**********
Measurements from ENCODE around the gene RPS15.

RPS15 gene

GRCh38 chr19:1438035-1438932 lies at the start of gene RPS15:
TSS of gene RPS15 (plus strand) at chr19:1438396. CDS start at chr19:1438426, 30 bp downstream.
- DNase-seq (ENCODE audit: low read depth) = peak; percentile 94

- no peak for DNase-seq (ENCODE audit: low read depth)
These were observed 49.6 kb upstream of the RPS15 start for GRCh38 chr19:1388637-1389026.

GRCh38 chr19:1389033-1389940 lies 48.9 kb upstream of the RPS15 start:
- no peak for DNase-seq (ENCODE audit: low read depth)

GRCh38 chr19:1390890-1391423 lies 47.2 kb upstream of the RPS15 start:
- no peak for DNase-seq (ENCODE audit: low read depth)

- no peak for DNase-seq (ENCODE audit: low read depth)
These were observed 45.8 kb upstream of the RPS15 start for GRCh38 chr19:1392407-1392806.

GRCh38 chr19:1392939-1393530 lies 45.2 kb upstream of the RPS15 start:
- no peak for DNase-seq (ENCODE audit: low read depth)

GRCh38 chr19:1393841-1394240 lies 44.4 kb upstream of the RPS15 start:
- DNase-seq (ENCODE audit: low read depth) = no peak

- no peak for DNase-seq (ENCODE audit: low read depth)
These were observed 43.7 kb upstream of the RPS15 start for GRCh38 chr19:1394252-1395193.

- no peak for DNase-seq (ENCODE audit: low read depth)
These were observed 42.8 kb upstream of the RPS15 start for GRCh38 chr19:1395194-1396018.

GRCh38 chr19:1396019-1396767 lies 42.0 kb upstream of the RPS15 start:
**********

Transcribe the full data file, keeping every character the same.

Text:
Measurements from ENCODE around the gene RPS15.

RPS15 gene

GRCh38 chr19:1438035-1438932 lies at the start of gene RPS15:
TSS of gene RPS15 (plus strand) at chr19:1438396. CDS start at chr19:1438426, 30 bp downstream.
- DNase-seq (ENCODE audit: low read depth) = peak; percentile 94

- no peak for DNase-seq (ENCODE audit: low read depth)
These were observed 49.6 kb upstream of the RPS15 start for GRCh38 chr19:1388637-1389026.

GRCh38 chr19:1389033-1389940 lies 48.9 kb upstream of the RPS15 start:
- no peak for DNase-seq (ENCODE audit: low read depth)

GRCh38 chr19:1390890-1391423 lies 47.2 kb upstream of the RPS15 start:
- no peak for DNase-seq (ENCODE audit: low read depth)

- no peak for DNase-seq (ENCODE audit: low read depth)
These were observed 45.8 kb upstream of the RPS15 start for GRCh38 chr19:1392407-1392806.

GRCh38 chr19:1392939-1393530 lies 45.2 kb upstream of the RPS15 start:
- no peak for DNase-seq (ENCODE audit: low read depth)

GRCh38 chr19:1393841-1394240 lies 44.4 kb upstream of the RPS15 start:
- DNase-seq (ENCODE audit: low read depth) = no peak

- no peak for DNase-seq (ENCODE audit: low read depth)
These were observed 43.7 kb upstream of the RPS15 start for GRCh38 chr19:1394252-1395193.

- no peak for DNase-seq (ENCODE audit: low read depth)
These were observed 42.8 kb upstream of the RPS15 start for GRCh38 chr19:1395194-1396018.

GRCh38 chr19:1396019-1396767 lies 42.0 kb upstream of the RPS15 start: